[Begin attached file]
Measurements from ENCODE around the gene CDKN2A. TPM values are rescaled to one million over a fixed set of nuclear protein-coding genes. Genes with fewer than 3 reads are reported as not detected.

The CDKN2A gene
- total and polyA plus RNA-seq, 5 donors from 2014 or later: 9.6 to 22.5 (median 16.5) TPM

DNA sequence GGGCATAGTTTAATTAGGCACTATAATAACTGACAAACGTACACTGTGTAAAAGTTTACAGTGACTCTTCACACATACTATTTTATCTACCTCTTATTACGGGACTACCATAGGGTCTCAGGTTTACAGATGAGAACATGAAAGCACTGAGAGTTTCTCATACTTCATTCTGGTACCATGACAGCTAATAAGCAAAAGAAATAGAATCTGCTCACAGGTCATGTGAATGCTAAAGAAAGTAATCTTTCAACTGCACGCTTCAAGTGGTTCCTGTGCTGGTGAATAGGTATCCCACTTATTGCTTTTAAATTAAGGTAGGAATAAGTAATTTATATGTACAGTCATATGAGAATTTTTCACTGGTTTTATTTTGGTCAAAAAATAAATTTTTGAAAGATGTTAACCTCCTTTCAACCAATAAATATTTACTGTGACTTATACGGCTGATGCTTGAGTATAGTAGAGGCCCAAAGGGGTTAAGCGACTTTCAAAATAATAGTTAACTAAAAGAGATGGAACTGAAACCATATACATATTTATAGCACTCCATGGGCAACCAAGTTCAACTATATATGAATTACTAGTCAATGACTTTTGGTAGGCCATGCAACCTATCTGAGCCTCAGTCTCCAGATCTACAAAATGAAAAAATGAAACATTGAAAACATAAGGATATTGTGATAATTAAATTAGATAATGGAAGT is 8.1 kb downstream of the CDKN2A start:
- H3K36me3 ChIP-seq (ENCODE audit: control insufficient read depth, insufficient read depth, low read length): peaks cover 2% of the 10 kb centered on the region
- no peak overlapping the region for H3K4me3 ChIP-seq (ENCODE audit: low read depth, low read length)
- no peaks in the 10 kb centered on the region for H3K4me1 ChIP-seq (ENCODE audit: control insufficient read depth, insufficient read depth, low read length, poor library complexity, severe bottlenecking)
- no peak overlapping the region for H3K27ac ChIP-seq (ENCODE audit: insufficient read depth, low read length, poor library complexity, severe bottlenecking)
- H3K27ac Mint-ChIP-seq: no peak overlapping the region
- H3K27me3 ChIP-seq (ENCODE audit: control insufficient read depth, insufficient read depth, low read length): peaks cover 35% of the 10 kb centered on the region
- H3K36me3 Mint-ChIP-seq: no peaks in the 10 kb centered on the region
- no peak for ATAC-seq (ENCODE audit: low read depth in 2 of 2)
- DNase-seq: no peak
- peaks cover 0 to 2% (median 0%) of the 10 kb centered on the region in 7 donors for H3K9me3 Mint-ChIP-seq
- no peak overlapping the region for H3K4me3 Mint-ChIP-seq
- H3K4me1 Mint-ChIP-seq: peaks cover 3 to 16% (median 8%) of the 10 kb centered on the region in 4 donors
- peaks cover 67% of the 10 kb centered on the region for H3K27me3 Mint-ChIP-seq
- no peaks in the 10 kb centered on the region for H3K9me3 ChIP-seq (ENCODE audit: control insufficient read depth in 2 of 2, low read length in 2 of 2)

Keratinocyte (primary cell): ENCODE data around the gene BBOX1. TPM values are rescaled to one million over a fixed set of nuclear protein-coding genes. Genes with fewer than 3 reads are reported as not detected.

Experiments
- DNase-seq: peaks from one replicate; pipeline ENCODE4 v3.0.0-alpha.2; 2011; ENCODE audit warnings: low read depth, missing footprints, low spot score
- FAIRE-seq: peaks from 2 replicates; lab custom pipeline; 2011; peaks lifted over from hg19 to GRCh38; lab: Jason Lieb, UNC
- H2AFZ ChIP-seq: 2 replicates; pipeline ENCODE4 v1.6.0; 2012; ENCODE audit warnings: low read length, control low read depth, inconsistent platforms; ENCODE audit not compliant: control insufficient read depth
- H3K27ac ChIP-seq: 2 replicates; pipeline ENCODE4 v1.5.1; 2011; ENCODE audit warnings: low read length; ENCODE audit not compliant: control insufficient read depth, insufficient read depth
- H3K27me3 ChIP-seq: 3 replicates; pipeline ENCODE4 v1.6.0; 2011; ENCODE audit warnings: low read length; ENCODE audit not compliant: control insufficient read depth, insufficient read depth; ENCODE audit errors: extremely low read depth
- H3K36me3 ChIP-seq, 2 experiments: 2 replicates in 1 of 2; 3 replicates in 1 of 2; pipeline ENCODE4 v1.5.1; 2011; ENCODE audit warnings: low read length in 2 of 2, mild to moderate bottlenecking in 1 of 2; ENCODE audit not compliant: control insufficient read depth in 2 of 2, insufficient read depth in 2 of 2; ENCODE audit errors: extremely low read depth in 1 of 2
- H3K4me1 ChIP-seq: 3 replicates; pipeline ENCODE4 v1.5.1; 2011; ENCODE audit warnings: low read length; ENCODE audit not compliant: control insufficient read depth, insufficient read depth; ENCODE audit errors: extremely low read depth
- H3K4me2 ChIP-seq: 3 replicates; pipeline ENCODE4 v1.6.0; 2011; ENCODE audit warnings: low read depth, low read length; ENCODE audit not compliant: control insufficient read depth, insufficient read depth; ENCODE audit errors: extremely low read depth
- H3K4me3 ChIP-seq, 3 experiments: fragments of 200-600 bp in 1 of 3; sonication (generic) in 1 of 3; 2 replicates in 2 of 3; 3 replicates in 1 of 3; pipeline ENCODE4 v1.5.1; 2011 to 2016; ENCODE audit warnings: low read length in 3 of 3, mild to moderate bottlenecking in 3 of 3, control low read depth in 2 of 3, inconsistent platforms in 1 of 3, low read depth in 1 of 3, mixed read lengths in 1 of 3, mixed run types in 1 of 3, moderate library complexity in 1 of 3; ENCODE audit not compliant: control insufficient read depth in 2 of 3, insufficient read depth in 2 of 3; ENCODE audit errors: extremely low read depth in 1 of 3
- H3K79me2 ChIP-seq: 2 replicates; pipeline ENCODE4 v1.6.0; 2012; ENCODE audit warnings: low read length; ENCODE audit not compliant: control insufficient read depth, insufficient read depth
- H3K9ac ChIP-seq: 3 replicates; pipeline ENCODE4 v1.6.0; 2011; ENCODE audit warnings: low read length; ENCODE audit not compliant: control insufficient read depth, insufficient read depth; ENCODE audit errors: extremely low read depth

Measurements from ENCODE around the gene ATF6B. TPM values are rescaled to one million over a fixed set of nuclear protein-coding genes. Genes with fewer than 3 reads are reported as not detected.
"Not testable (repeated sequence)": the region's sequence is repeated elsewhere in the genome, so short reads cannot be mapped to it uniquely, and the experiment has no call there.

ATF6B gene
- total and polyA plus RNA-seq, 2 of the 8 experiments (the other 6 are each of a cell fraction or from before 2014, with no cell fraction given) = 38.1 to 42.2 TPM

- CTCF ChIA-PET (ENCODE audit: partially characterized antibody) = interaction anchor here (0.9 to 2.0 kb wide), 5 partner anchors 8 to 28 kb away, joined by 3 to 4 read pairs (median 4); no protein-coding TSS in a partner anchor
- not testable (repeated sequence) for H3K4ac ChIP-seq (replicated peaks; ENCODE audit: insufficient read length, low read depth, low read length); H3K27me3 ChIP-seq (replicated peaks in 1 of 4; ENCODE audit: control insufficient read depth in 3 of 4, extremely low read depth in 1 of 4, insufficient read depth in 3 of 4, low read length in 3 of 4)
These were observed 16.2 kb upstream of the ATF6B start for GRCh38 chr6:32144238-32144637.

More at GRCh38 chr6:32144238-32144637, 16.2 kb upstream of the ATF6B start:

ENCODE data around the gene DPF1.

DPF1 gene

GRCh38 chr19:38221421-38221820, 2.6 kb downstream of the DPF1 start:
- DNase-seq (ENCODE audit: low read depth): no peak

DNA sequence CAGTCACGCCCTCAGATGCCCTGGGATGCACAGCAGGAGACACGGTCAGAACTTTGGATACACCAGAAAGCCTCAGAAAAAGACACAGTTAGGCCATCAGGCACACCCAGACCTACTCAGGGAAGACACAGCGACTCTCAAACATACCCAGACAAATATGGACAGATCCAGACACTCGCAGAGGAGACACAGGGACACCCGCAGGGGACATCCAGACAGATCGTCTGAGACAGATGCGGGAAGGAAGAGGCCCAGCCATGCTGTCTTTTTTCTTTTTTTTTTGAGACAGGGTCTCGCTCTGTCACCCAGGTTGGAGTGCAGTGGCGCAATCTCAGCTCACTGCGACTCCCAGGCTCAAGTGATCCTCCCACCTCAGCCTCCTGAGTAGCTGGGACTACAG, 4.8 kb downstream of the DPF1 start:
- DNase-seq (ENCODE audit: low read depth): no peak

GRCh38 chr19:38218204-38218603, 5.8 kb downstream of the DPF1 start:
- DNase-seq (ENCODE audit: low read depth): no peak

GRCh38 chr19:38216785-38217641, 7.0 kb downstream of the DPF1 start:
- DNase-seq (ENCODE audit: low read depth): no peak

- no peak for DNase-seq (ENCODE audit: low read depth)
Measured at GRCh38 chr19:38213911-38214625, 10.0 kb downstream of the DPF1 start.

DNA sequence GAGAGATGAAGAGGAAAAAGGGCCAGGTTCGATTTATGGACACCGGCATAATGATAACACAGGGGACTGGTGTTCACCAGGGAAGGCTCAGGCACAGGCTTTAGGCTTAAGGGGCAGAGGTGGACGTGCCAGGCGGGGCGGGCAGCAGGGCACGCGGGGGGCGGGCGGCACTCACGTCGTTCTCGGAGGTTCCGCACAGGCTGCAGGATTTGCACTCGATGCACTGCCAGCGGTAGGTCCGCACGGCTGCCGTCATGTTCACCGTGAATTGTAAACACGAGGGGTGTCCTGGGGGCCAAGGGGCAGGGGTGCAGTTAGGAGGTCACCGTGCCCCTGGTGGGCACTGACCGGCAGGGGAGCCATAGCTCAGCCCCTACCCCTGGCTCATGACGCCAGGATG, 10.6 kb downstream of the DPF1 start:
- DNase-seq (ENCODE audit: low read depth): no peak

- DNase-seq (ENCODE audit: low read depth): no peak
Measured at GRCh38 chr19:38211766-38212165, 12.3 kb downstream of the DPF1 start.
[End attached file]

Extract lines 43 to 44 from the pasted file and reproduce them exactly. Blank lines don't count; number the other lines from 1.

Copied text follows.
- DNase-seq (ENCODE audit: low read depth): no peak

DNA sequence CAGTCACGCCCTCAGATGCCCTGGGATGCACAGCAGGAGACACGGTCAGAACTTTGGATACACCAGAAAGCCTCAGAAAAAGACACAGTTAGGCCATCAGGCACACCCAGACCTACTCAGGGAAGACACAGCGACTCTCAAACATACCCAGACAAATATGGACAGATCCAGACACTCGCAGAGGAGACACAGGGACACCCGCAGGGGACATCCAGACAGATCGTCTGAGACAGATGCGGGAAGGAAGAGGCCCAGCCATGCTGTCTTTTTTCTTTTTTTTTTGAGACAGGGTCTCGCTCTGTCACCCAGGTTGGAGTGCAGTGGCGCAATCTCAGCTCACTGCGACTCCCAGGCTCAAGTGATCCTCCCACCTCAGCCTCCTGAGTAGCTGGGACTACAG, 4.8 kb downstream of the DPF1 start: